If I look at Aspen in a hypothetical situation, I might decide I only want to target people who live near the golf course. I’ll start by typing in the address of the golf course, but Facebook will only let me narrow in as small as one mile around the address. That includes too many other neighborhoods that I’m not interested in. So, I will narrow things further using the drop pin.
I click drop pin and then make a negative radius in the neighborhoods I don’t want included. The end result is a Venn diagram with my target neighborhood, showing up as blue, in the center.
3 Ways for Political Campaigns to Use Geographic Targeting
Now you know the tools available for targeting your ads by location. What should you do with this new power? Here are a few ideas to try.
1. Neighborhood-Specific, and Voter-Specific, Messaging
As mentioned in the Aspen example above, you can run your ads to specific areas of town that is more granular than zip codes and a smaller radius than one mile.
This power is helpful when you know, or want to know, what matters in a specific neighborhood. If you are going to speak in a neighborhood later in the week, why not run an ad only in that neighborhood with three different issues, say healthcare, the economy and garbage clean up. You can track which of those ads, (or cards in a carousel), gets the most click or comments and have a sense of the most important issue.
For campaigns who have purchased past voter data, which I recommend, you can visualize this data to understand where the key pockets of support is within a city. For example, here is a visualized map of voters in my hometown where I ran for city council.
I could go towards the areas of town with the most blue pins, which represent registered democrats who voted in the last election, and focus my get-out-the-vote ads on these neighborhoods. Similarly, I could block neighborhoods that have a large number of people in the opposite party or where people don’t vote, so I don’t waste money on non-voters.
As I mentioned in the 22-Step Blueprint to Winning a Local Election:
Lists of past voters can be obtained from the city government. I had no idea about these lists until late in the campaign. They are incredibly helpful because they tell you who votes, what party they are affiliated with, and where they live.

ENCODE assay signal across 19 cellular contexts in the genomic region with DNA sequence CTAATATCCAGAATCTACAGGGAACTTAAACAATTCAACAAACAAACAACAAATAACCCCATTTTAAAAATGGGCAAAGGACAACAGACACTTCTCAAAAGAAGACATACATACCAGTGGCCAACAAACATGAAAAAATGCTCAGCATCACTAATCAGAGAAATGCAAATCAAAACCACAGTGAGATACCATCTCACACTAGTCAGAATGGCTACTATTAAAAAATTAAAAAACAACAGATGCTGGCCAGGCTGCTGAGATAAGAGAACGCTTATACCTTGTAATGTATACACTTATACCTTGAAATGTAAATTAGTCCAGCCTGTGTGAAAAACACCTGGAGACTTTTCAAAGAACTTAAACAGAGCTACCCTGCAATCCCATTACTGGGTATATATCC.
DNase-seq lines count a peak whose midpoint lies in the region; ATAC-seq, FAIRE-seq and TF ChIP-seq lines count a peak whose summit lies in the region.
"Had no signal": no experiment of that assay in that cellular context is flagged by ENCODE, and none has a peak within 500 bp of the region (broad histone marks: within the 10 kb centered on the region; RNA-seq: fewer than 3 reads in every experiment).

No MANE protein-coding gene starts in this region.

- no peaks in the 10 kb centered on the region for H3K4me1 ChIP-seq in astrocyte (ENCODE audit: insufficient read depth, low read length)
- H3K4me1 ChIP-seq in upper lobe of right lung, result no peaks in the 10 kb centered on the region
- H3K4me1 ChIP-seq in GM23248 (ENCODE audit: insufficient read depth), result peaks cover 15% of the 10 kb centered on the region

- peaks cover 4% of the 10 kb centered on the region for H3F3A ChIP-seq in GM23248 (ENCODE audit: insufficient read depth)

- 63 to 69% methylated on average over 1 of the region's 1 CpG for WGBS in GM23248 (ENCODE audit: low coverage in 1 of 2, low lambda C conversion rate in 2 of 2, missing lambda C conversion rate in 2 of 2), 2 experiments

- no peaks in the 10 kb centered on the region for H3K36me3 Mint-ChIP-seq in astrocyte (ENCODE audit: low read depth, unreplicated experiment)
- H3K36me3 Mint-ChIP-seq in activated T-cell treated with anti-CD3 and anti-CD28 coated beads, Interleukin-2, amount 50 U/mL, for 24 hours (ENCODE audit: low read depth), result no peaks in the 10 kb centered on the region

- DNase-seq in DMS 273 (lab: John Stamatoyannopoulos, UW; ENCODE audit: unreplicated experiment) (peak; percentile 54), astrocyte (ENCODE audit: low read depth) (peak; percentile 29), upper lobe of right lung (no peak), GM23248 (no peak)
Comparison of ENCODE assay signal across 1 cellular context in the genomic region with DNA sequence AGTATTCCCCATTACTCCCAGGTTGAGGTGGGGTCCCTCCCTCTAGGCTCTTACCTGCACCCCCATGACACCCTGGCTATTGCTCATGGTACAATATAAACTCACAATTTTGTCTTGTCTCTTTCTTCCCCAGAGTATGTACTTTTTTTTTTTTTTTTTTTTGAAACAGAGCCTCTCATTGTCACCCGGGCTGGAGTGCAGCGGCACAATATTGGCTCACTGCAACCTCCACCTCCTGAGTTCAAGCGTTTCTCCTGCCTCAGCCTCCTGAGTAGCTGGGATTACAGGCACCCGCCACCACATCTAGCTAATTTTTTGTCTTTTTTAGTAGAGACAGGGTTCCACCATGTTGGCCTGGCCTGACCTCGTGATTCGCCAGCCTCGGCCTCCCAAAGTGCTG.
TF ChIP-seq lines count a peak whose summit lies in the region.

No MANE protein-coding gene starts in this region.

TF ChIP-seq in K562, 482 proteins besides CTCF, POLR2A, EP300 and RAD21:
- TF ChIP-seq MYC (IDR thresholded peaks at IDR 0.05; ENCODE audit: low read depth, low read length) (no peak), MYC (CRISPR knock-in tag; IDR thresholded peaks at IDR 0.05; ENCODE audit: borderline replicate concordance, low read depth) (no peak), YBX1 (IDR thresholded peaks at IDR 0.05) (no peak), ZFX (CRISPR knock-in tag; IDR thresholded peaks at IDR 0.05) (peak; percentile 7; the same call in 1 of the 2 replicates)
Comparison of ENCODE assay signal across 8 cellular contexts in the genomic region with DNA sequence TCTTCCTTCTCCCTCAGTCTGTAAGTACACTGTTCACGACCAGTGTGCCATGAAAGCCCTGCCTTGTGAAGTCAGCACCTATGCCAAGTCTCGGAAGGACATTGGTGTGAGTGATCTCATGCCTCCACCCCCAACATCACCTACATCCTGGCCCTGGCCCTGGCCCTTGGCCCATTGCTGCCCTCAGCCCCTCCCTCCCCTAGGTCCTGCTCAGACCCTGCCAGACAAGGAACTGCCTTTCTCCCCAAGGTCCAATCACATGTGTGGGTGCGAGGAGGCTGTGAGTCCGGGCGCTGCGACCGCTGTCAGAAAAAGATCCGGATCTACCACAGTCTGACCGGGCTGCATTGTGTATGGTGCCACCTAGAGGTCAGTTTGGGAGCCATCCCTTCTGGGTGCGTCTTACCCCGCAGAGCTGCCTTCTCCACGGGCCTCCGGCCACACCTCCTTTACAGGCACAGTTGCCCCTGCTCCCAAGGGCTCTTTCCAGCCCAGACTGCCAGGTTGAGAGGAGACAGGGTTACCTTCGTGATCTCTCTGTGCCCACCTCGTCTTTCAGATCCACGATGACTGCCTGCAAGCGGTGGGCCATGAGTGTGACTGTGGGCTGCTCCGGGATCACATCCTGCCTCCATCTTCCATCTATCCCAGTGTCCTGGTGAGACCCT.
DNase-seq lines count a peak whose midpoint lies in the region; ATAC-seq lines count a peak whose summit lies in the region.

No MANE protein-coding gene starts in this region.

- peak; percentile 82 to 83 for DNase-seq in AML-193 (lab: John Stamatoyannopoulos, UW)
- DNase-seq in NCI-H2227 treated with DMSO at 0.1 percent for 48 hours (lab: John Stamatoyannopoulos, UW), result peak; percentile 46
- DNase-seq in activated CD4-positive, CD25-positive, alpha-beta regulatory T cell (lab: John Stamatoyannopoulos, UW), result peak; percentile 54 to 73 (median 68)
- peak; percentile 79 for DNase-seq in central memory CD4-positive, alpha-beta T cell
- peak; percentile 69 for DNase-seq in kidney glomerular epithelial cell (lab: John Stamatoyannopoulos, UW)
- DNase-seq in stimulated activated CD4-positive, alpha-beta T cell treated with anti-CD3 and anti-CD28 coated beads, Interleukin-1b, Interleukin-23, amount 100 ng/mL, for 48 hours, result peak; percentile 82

As you think about promoting your campaign (see step 7), knowing exactly who to talk to will help you focus your efforts on the people who matter most.
In my hometown, it cost $50 to purchase a past voter roll. I purchased the previous three years of city-only voters. I figured these people would be the most likely to vote again.
I then took a second (important) step to make this information actionable. Sure, a spreadsheet of names and addresses can be used for a lot of fun campaigns (like Facebook ads, mailers, and door-knocking), but if you can see which house to visit, you can more easily get other supporters to help you get the vote out.
To do this, I used BatchGeo and created this beautiful map of Brookings voters (feel free to steal and use!)
2. Digitally Canvas Important Events and Locations
Candidates are famous for walking the parade routes and the local county fairs. My grandfather set his folding chair up outside the Turner County Republican’s booth every year at the Turner County Fair.
You can do the same thing digitally using Facebook. When an important event is going on, you can target just that location, and even just the people who live in your district who are at the event.
I’ll use the Turner County Fair as an example, but the same idea could be used for sporting events, concerts, city council meetings, or even campaign events your competitor is hosting. Anywhere where there are large number of people gathered are perfect spots to digitally canvas.
The Turner County Fair is in the small town of Parker, SD and it’s the “Best four days of summer,” mostly because it’s a free fair with great ice cream, competitive Bingo and demolition derby.